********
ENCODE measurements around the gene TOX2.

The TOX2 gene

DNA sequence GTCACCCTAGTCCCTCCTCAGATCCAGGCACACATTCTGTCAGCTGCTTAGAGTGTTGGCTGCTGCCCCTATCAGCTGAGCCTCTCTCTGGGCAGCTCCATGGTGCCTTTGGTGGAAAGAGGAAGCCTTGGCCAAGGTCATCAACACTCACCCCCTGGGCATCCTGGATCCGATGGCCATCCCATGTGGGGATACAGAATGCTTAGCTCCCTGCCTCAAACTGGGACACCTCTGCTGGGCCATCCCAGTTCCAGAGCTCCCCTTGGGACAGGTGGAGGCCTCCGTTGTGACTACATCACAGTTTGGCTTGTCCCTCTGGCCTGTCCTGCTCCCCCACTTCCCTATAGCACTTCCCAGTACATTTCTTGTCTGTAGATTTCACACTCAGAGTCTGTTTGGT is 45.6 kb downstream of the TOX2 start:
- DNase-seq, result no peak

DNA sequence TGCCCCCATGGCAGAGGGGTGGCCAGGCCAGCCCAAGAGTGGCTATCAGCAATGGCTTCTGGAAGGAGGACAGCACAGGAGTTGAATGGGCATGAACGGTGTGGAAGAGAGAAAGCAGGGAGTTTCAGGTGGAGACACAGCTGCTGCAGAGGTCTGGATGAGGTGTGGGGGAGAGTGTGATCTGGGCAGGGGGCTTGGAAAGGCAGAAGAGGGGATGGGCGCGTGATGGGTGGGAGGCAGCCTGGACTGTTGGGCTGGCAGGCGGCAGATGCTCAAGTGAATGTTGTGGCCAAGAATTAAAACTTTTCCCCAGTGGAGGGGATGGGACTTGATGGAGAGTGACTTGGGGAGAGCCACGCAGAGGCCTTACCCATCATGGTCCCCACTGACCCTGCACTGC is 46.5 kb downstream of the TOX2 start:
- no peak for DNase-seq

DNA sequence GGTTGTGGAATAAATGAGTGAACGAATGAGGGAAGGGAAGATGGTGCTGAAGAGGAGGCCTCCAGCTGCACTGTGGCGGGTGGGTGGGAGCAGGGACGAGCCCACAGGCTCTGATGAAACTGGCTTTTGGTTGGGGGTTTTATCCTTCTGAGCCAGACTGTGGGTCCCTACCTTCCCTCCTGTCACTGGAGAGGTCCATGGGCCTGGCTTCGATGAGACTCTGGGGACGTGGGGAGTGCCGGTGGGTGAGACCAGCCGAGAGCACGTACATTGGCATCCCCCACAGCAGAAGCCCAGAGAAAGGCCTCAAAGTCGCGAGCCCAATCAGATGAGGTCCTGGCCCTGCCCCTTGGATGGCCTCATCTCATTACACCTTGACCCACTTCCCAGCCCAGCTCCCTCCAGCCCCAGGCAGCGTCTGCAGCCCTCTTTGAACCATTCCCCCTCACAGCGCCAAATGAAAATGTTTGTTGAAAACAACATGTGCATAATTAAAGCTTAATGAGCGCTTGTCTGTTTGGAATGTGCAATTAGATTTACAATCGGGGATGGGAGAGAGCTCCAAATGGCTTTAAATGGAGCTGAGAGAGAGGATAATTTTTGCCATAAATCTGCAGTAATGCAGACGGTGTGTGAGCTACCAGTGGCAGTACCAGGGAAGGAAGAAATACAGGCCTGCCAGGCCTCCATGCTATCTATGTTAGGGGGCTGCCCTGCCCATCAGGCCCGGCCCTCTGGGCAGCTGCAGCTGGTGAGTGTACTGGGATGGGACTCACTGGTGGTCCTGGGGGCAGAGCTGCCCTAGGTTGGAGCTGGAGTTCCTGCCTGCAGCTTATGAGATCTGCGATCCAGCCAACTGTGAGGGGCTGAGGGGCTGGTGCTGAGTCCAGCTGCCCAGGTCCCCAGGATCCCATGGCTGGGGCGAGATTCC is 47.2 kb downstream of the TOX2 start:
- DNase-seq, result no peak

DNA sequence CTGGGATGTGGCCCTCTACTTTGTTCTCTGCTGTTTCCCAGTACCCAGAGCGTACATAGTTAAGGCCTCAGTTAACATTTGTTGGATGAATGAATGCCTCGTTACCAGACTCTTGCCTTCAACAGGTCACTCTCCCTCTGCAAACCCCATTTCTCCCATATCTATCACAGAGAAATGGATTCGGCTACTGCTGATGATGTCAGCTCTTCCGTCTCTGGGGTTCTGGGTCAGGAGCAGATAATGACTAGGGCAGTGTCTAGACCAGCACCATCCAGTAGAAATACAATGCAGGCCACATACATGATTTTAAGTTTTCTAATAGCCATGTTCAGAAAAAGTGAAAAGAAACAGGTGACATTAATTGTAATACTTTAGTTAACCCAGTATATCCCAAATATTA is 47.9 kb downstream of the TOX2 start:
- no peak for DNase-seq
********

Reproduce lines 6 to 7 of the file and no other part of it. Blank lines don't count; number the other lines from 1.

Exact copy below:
- no peak for DNase-seq

DNA sequence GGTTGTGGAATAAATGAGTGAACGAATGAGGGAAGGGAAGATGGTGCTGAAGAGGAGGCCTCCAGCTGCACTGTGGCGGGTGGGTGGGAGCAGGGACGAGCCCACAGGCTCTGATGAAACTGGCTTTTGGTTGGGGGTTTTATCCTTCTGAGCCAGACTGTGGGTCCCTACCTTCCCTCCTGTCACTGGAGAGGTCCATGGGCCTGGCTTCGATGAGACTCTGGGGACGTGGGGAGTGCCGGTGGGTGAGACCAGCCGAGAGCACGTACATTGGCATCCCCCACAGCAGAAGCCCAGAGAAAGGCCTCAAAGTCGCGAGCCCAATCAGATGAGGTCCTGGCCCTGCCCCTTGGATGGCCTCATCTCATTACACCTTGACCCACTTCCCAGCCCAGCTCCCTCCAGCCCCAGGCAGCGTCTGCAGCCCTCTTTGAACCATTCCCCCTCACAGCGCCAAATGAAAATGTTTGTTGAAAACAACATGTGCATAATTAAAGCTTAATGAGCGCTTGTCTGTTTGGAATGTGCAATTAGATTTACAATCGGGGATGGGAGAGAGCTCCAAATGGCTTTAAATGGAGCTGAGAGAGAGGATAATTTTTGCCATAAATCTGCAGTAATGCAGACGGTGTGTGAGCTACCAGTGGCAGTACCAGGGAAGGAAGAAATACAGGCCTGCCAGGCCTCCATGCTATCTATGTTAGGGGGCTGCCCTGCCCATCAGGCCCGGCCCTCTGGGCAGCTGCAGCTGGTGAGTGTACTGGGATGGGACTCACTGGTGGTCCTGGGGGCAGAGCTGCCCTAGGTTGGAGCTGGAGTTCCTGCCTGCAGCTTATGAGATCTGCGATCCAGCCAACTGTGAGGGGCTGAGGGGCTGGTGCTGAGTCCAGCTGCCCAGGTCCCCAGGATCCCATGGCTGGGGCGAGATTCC is 47.2 kb downstream of the TOX2 start: